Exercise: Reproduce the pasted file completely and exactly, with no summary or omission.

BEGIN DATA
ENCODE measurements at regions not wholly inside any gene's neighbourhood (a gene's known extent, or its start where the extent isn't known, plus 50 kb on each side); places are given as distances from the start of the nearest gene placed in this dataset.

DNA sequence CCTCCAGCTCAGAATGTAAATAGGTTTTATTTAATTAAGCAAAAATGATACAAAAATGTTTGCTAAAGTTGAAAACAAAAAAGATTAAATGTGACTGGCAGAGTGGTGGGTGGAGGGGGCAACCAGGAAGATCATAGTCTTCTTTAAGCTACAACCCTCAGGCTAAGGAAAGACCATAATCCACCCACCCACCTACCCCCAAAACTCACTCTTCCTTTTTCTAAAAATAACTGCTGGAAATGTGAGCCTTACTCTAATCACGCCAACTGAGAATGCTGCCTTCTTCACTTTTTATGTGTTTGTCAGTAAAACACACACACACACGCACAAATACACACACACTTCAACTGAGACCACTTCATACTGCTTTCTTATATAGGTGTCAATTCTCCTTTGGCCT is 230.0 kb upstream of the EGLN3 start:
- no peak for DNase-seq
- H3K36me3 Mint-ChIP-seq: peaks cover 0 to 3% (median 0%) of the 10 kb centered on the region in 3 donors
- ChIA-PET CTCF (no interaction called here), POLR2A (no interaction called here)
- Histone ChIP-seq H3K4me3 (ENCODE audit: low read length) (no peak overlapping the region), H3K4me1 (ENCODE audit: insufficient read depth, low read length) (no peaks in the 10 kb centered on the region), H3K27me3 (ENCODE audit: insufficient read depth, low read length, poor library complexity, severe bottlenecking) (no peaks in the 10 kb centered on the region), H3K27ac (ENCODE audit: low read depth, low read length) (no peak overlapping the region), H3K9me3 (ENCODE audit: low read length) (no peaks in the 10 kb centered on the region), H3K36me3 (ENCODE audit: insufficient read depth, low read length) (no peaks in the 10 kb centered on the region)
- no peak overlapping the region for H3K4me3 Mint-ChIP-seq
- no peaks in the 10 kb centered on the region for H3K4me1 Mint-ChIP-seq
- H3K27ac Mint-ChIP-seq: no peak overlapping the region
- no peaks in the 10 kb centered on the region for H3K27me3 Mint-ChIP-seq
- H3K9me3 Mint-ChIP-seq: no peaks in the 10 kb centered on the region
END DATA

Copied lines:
ENCODE measurements at regions not wholly inside any gene's neighbourhood (a gene's known extent, or its start where the extent isn't known, plus 50 kb on each side); places are given as distances from the start of the nearest gene placed in this dataset.

DNA sequence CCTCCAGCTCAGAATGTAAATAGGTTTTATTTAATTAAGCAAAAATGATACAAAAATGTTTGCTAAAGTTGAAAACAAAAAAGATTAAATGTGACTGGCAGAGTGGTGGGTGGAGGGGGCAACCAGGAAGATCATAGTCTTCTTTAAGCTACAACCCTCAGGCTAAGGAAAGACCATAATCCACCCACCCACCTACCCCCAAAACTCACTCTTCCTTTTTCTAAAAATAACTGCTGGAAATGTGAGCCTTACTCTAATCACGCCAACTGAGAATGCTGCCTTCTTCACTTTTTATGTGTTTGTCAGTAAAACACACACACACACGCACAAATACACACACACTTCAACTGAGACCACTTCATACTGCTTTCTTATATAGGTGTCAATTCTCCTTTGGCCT is 230.0 kb upstream of the EGLN3 start:
- no peak for DNase-seq
- H3K36me3 Mint-ChIP-seq: peaks cover 0 to 3% (median 0%) of the 10 kb centered on the region in 3 donors
- ChIA-PET CTCF (no interaction called here), POLR2A (no interaction called here)
- Histone ChIP-seq H3K4me3 (ENCODE audit: low read length) (no peak overlapping the region), H3K4me1 (ENCODE audit: insufficient read depth, low read length) (no peaks in the 10 kb centered on the region), H3K27me3 (ENCODE audit: insufficient read depth, low read length, poor library complexity, severe bottlenecking) (no peaks in the 10 kb centered on the region), H3K27ac (ENCODE audit: low read depth, low read length) (no peak overlapping the region), H3K9me3 (ENCODE audit: low read length) (no peaks in the 10 kb centered on the region), H3K36me3 (ENCODE audit: insufficient read depth, low read length) (no peaks in the 10 kb centered on the region)
- no peak overlapping the region for H3K4me3 Mint-ChIP-seq
- no peaks in the 10 kb centered on the region for H3K4me1 Mint-ChIP-seq
- H3K27ac Mint-ChIP-seq: no peak overlapping the region
- no peaks in the 10 kb centered on the region for H3K27me3 Mint-ChIP-seq
- H3K9me3 Mint-ChIP-seq: no peaks in the 10 kb centered on the region